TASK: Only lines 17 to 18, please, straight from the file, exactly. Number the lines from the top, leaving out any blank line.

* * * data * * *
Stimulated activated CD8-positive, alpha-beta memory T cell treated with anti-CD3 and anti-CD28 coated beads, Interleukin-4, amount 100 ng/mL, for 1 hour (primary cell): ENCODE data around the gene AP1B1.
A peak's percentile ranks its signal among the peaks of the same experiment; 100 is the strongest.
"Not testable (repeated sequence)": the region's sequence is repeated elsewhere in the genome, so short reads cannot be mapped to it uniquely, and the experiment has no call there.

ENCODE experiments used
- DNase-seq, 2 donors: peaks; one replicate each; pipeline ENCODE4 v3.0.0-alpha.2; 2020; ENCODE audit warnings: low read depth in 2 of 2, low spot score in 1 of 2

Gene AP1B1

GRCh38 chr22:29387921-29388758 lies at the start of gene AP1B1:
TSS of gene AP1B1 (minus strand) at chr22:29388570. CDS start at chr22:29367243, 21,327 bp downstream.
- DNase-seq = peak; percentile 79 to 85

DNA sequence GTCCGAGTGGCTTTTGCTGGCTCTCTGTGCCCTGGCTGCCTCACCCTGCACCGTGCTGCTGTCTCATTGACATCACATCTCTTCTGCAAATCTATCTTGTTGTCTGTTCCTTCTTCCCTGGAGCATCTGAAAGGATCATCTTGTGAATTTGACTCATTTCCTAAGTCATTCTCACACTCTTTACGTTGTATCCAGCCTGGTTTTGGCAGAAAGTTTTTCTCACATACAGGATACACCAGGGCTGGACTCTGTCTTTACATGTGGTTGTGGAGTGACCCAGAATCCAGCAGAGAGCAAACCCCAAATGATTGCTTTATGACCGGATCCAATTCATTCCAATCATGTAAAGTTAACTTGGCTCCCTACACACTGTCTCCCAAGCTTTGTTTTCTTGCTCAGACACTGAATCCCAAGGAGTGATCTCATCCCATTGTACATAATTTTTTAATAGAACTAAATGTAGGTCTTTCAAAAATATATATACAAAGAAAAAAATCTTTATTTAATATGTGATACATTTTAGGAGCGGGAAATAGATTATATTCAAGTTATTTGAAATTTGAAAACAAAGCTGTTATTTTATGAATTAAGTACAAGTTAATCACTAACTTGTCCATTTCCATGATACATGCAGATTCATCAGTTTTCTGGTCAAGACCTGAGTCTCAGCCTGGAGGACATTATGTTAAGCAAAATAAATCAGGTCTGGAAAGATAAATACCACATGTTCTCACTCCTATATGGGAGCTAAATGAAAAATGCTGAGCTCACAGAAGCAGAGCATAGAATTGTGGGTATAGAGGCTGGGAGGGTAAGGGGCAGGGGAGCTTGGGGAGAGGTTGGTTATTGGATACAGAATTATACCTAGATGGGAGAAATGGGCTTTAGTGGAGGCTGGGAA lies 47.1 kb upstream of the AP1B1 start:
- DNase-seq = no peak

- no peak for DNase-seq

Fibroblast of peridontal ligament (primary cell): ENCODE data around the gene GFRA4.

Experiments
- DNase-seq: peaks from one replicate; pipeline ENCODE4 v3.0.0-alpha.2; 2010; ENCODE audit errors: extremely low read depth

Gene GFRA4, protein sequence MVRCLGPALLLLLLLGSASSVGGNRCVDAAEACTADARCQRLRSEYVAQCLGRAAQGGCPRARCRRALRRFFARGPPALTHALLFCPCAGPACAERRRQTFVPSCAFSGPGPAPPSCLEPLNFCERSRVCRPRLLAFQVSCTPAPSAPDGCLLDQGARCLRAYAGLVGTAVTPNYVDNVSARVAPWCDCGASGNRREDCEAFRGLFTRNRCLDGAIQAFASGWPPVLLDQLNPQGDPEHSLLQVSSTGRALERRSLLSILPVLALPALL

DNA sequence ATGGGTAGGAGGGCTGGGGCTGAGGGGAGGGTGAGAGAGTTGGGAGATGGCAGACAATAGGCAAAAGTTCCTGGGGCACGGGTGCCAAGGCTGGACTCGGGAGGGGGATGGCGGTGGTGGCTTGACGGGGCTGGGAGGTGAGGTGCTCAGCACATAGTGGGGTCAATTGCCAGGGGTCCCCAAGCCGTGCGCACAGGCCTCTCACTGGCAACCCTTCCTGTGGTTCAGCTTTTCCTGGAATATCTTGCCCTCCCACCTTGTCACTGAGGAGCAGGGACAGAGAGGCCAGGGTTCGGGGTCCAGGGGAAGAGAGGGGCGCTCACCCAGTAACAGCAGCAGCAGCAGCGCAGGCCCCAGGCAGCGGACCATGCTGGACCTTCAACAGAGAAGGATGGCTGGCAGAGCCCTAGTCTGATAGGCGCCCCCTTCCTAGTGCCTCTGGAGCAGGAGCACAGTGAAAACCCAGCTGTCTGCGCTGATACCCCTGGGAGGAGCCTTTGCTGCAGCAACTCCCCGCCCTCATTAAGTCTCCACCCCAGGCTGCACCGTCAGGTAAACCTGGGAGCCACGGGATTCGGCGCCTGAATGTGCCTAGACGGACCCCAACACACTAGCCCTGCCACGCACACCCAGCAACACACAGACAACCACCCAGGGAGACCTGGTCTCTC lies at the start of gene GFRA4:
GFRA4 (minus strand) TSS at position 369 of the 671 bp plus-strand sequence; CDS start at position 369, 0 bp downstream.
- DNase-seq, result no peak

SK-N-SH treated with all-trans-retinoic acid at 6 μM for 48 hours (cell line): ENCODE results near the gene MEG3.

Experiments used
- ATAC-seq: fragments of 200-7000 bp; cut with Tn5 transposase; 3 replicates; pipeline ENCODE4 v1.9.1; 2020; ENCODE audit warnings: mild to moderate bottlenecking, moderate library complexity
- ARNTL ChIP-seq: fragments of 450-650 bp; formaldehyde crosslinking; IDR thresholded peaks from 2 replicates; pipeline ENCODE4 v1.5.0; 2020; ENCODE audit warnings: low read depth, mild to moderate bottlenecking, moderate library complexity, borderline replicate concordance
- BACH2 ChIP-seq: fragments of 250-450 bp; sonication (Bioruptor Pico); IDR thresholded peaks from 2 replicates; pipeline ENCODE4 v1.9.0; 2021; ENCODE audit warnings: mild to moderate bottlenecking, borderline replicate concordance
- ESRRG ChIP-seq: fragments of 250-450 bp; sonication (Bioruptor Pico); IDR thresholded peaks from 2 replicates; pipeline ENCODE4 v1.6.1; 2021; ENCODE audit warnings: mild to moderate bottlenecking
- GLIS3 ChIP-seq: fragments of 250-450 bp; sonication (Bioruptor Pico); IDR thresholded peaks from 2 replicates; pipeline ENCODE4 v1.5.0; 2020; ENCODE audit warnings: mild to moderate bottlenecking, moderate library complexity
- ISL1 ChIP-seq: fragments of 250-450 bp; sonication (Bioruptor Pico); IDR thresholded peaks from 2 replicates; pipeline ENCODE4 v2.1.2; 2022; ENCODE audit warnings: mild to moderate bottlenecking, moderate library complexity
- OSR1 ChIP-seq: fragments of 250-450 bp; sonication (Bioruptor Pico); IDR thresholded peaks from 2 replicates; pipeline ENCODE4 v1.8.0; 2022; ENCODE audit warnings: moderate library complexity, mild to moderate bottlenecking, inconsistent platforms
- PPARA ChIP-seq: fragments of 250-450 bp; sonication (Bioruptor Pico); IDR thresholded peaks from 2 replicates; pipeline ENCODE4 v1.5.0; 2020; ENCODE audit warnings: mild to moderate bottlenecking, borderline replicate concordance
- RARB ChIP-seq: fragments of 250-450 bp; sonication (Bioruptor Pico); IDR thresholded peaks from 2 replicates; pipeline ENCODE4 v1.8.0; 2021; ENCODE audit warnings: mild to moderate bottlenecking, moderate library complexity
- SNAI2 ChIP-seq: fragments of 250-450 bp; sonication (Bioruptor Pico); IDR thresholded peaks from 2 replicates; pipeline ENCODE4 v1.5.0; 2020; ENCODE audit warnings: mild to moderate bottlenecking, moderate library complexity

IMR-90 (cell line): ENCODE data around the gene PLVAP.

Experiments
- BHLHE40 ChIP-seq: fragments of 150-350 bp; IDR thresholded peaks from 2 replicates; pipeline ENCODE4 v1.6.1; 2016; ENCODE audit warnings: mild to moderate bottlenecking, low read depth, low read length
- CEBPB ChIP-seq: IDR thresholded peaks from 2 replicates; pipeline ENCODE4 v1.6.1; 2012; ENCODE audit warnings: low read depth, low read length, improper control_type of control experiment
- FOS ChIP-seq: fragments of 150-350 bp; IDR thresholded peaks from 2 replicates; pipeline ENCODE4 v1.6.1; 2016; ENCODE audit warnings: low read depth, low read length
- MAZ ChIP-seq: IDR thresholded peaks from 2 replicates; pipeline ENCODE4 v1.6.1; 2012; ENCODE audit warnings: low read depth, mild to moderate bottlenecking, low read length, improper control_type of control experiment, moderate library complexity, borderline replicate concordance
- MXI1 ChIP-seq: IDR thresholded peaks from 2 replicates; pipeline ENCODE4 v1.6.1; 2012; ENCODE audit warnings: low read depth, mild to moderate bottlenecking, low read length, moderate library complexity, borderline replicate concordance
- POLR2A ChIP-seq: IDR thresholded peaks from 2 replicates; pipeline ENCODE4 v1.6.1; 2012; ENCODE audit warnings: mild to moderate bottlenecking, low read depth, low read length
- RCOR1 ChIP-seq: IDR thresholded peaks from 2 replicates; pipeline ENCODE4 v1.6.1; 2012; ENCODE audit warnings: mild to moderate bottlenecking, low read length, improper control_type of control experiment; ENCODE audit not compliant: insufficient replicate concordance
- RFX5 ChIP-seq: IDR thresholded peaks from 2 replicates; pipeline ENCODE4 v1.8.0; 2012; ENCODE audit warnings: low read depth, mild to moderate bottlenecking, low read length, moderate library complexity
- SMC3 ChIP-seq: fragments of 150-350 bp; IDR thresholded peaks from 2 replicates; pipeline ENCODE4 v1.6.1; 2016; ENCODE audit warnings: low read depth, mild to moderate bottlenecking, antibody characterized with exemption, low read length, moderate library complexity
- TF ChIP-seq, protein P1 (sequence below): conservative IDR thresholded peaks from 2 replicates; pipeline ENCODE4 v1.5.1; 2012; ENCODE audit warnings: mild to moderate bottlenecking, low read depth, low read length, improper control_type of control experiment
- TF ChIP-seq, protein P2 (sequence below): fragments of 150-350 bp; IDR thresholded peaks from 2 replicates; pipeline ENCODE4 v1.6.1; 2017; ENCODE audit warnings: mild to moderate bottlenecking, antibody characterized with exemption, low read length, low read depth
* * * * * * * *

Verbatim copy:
DNA sequence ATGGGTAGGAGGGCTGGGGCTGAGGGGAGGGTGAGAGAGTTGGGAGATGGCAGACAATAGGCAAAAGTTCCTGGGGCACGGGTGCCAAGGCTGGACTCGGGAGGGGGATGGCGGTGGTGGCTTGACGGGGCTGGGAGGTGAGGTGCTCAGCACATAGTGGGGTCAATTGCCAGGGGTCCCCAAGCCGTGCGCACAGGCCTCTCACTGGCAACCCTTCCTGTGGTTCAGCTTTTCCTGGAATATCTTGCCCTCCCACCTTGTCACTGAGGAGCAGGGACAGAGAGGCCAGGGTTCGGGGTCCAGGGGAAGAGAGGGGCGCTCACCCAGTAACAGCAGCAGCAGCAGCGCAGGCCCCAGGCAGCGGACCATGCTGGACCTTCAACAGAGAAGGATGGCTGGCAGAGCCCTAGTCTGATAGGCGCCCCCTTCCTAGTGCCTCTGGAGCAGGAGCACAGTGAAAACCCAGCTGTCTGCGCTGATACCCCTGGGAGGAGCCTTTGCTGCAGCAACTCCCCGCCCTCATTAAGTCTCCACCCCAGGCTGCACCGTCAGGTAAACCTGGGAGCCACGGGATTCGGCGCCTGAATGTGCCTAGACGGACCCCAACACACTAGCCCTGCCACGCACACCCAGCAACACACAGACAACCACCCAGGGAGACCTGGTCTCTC lies at the start of gene GFRA4:
GFRA4 (minus strand) TSS at position 369 of the 671 bp plus-strand sequence; CDS start at position 369, 0 bp downstream.